The screen and the real world
Jul 23, 2013
This isn’t some defence of Apple, much less a defence of some typically crass marketing message. But it is a defence, of sorts, of technology.
There’s an article doing the rounds at the moment called In 20 Years, We’re All Going To Realize This Apple Ad Is Nuts which criticises the tone of a new iOS ad, reasonably suggesting that the ad’s focus on products over people is a misrepresentation of what’s important about design. That’s all fine, but the article also includes a list of the ad’s various images of people being immersed in their iOS devices:
- A woman closes her eyes on the subway to soak in electronic music.
- A room of students looks down at their desks instead of at their teacher.
- A parent and child cuddle, focused on a screen that’s so powerful it illuminates the kid’s face.
- A couple kisses in the rain, then immediately turn away to look at a phone.
- A tourist opts to FaceTime instead of bathing in visceral, smoky yakitori.
You know the observation that’s coming, and it’s an emotionally powerful one:
People are constantly directing their attention away from one another and the real, panoramic world to soak in pixels. They’re choosing the experience of their products over the experience of other people several times in quick succession. And Apple has a warm voice in the background, goading us on.
It’s easy to be swept along by this sentiment. Seeing people filming important life events rather than allowing themselves to be swept along by the moment is kinda depressing. The Facebook Home ads were all kinds of awful, presenting continual attention on the news feed as an aspiration.
Fact is, we’re all still learning how best to incorporate connected social technology into our lives, but we have to acknowledge it’s already there nonetheless. As such, it is the real world, not something that’s somehow separate.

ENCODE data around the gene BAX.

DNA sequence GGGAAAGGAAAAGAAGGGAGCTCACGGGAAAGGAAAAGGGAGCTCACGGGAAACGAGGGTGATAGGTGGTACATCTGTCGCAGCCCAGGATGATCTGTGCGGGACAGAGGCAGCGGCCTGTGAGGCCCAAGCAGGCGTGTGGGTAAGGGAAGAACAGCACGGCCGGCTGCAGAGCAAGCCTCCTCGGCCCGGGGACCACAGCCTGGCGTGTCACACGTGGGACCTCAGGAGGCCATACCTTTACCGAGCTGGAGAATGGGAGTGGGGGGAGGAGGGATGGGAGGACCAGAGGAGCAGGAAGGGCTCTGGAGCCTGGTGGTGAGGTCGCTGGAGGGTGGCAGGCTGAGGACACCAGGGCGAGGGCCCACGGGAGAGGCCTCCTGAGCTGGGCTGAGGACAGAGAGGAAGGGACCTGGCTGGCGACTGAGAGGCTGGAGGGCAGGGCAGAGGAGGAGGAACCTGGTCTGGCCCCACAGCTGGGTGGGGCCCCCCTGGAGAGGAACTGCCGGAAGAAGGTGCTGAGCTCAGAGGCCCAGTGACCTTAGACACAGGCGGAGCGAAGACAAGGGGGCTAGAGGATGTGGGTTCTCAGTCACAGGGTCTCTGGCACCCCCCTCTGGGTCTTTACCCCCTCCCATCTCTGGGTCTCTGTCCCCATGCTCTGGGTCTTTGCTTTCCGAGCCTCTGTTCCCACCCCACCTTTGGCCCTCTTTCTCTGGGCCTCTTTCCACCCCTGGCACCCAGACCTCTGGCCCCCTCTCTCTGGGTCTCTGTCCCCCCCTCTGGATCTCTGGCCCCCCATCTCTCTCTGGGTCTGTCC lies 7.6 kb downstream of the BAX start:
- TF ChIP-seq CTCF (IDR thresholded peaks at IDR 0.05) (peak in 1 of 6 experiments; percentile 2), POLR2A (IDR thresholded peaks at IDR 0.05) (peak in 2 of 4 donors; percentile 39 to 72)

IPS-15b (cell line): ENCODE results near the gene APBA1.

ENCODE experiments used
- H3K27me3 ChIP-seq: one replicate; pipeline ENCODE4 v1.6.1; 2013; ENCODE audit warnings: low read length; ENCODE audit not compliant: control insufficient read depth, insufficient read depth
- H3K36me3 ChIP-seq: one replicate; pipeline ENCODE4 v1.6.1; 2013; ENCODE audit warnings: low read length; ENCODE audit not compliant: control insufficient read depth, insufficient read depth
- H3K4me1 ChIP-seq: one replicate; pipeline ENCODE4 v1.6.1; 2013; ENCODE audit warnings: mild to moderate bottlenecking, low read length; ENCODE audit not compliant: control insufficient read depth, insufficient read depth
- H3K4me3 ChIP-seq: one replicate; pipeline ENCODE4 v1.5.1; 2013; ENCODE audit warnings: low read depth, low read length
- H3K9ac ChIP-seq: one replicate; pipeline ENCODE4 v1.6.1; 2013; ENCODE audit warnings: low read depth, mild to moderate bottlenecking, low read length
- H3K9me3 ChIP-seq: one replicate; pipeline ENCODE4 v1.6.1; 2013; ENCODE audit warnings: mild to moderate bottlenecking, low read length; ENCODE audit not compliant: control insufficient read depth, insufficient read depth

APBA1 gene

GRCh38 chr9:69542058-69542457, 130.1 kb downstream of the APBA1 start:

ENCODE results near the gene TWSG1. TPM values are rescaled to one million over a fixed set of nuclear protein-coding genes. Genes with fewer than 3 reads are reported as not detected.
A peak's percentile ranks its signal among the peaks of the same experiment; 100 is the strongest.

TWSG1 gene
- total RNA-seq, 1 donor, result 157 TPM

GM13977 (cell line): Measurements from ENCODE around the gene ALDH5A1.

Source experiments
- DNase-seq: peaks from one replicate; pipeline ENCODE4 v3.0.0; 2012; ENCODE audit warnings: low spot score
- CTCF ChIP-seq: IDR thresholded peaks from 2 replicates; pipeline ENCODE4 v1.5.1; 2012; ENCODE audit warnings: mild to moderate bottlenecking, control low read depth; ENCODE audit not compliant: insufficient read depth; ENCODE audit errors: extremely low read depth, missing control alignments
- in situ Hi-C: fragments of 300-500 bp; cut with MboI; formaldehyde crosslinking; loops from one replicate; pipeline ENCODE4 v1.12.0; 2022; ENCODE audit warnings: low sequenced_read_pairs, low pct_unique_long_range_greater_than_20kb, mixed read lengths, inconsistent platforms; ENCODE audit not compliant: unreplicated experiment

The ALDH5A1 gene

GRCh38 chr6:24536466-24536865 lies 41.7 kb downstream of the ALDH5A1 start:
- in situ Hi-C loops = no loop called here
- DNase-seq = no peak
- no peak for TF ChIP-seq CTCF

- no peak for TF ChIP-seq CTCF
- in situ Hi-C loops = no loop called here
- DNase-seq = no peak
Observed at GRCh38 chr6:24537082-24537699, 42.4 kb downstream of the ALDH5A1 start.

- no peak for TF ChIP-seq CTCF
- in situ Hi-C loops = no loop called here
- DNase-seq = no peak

The image of the woman listening to music: is the subway a “real, panoramic world” that you lose something in tuning out of? Is music really worse than the roar of train carriages and pre-canned announcements?
If the parent and child were presented looking together at a book rather than an iPad, would we think differently? I suspect so, but I don’t think we should.
And I recall I spent most of my time at school staring down at textbooks rather than at my teacher. In fact, during most talks, don’t we generally watch the presentation rather than speaker? And isn’t that the way it should be?
There’s an easy temptation to disregard the outwardly inscrutable nature of digital interactions as being lesser than the ‘real world’. The clear declaration of reading a book, its spine advertising its specific title and subject, seems more acceptable than reading a Kindle or - worse - a multi-use tablet, on which you can’t even easily tell what kind of medium it’s displaying. But what does the ability to identify have to do with the implicit value of a thing?
This isn’t to say that digital technology shouldn’t try to be more legible, and a more naturalised part of the wider world. Today’s flat screens of pixels are sure to be at least partly supplanted by alternative ways of making information interactive. Course, it’s a shame that one of the most famous current alternatives, Google Glass, seems to fall directly into similar pits of techno-social horror that Apple’s ad has, but there are plenty of other ways, using flexible screens, 3D motion capture like that of Kinect and Leap Motion (launched yesterday!) - even things like Little Printer.
But even before this stuff arrives, it’s a mistake to think digital technologies aren’t yet part of the real world, or that today’s smartphones and tablets are somehow separate from culture in general. They’re here, they’re meaningful and, speaking very broadly, they’re incredibly enriching. Let’s keep criticising their place in culture and society, but let’s do it smartly and with a sense of their value.